After The Affair
There was no one to tell, so it settled
by Claudia Emerson
in the lines of the house, in doorframes, ceilings, sills.
In the late afternoons that followed, she heard
what could have been someone knocking; a cardinal
beat its body against the living room window
as though desperate to come inside.
It could not see the space beyond the glass,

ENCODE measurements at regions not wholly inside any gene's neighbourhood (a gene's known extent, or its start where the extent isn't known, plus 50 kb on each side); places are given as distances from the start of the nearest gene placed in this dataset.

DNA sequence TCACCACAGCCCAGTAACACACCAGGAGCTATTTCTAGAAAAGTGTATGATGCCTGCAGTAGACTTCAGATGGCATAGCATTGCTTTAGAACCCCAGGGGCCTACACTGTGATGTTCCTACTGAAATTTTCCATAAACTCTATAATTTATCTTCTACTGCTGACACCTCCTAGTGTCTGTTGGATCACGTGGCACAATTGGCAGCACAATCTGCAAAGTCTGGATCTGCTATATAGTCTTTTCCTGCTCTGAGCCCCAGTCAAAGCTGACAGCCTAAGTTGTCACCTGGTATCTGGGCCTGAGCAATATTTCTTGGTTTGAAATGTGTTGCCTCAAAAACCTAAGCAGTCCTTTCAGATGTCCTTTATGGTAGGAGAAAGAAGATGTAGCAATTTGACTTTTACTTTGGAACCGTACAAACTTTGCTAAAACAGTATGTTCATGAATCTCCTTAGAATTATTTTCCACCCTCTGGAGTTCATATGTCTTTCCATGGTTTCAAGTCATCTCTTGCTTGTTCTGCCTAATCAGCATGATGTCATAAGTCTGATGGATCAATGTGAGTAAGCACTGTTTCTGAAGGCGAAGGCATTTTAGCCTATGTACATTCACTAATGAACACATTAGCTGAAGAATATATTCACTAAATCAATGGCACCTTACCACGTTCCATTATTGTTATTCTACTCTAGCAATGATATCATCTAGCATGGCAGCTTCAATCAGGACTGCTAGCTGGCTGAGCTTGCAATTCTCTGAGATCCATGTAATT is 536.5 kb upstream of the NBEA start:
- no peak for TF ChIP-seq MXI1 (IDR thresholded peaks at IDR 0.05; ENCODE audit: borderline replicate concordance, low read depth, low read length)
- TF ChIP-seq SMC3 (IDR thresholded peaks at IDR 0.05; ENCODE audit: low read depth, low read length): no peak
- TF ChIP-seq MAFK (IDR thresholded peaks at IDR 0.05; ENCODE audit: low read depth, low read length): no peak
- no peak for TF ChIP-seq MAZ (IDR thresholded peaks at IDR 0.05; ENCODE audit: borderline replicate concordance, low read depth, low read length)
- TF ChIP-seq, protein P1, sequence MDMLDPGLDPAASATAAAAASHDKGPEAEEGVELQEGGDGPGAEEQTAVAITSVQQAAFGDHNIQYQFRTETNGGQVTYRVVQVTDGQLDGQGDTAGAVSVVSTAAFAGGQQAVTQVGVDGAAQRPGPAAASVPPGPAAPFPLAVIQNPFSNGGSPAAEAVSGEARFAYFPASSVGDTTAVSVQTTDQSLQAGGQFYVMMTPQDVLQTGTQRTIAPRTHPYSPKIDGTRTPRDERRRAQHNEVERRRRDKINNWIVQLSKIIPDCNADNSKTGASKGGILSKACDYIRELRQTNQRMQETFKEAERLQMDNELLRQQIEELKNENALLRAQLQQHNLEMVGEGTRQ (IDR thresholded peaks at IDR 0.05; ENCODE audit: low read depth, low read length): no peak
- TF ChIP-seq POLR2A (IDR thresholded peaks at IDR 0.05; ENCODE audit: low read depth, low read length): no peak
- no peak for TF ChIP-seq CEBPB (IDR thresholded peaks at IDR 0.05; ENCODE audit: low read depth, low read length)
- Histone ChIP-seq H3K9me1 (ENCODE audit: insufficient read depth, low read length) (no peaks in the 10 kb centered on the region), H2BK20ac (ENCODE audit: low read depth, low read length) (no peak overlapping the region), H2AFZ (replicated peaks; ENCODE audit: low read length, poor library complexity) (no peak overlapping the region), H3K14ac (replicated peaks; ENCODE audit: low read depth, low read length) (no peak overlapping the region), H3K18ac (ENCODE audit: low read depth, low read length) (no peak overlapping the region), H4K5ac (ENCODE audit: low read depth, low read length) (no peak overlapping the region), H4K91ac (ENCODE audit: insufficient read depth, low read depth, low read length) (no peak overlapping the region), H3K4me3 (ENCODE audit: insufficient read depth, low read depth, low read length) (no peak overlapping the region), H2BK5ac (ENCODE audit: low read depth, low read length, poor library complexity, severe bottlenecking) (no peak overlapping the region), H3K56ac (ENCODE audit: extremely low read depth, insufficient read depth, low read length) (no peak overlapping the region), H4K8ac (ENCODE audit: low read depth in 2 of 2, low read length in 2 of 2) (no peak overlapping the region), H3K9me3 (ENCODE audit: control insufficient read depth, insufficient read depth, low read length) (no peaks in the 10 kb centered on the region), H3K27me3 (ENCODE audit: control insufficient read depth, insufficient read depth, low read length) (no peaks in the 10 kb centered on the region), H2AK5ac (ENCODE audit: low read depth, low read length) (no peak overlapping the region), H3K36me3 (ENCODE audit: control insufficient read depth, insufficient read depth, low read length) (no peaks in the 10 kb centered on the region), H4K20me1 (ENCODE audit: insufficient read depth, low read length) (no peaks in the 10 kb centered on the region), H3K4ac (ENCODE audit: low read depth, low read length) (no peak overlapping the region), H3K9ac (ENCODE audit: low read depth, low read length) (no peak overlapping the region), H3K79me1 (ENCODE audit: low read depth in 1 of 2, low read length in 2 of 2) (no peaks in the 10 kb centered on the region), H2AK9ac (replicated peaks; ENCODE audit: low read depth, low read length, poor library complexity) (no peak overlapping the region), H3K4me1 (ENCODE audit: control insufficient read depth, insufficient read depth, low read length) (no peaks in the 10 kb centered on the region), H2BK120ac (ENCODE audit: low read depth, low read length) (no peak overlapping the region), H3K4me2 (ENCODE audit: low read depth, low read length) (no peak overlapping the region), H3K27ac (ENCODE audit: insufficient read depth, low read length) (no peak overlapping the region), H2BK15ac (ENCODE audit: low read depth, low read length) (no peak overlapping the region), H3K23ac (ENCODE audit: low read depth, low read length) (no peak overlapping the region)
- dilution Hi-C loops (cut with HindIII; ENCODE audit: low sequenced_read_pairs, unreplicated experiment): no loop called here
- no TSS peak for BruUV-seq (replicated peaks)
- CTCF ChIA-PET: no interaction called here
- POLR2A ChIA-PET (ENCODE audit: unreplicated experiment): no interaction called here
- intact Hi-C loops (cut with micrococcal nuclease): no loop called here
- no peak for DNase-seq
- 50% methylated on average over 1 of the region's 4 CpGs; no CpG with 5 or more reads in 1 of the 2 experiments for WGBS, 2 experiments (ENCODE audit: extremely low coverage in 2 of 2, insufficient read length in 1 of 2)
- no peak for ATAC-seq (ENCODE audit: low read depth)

or know that it had been deceived again
into mistaking itself for something else. At dusk,
when the windows' slow reversal released
the bird, turning instead to her own face, disfamiliar,
terrible, she also knew the same desire
to fly into that room, that house, some other woman.